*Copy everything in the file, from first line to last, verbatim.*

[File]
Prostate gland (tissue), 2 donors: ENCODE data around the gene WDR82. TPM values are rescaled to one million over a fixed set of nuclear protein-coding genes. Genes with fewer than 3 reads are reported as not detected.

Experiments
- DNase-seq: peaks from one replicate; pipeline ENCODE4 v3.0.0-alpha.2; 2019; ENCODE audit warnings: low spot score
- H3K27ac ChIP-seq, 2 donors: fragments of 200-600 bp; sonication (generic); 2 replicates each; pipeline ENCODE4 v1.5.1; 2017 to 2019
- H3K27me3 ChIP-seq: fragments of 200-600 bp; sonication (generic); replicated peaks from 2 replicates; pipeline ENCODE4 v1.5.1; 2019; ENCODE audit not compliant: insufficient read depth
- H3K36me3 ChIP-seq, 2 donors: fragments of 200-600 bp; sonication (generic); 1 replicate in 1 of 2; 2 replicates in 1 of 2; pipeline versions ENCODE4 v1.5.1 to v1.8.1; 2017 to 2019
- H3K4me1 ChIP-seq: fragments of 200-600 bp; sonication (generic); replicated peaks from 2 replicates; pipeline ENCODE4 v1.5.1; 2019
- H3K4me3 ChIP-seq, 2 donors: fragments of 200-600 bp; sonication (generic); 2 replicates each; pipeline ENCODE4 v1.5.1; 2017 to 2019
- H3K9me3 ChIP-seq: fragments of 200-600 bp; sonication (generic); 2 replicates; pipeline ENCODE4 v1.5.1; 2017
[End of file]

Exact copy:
Prostate gland (tissue), 2 donors: ENCODE data around the gene WDR82. TPM values are rescaled to one million over a fixed set of nuclear protein-coding genes. Genes with fewer than 3 reads are reported as not detected.

Experiments
- DNase-seq: peaks from one replicate; pipeline ENCODE4 v3.0.0-alpha.2; 2019; ENCODE audit warnings: low spot score
- H3K27ac ChIP-seq, 2 donors: fragments of 200-600 bp; sonication (generic); 2 replicates each; pipeline ENCODE4 v1.5.1; 2017 to 2019
- H3K27me3 ChIP-seq: fragments of 200-600 bp; sonication (generic); replicated peaks from 2 replicates; pipeline ENCODE4 v1.5.1; 2019; ENCODE audit not compliant: insufficient read depth
- H3K36me3 ChIP-seq, 2 donors: fragments of 200-600 bp; sonication (generic); 1 replicate in 1 of 2; 2 replicates in 1 of 2; pipeline versions ENCODE4 v1.5.1 to v1.8.1; 2017 to 2019
- H3K4me1 ChIP-seq: fragments of 200-600 bp; sonication (generic); replicated peaks from 2 replicates; pipeline ENCODE4 v1.5.1; 2019
- H3K4me3 ChIP-seq, 2 donors: fragments of 200-600 bp; sonication (generic); 2 replicates each; pipeline ENCODE4 v1.5.1; 2017 to 2019
- H3K9me3 ChIP-seq: fragments of 200-600 bp; sonication (generic); 2 replicates; pipeline ENCODE4 v1.5.1; 2017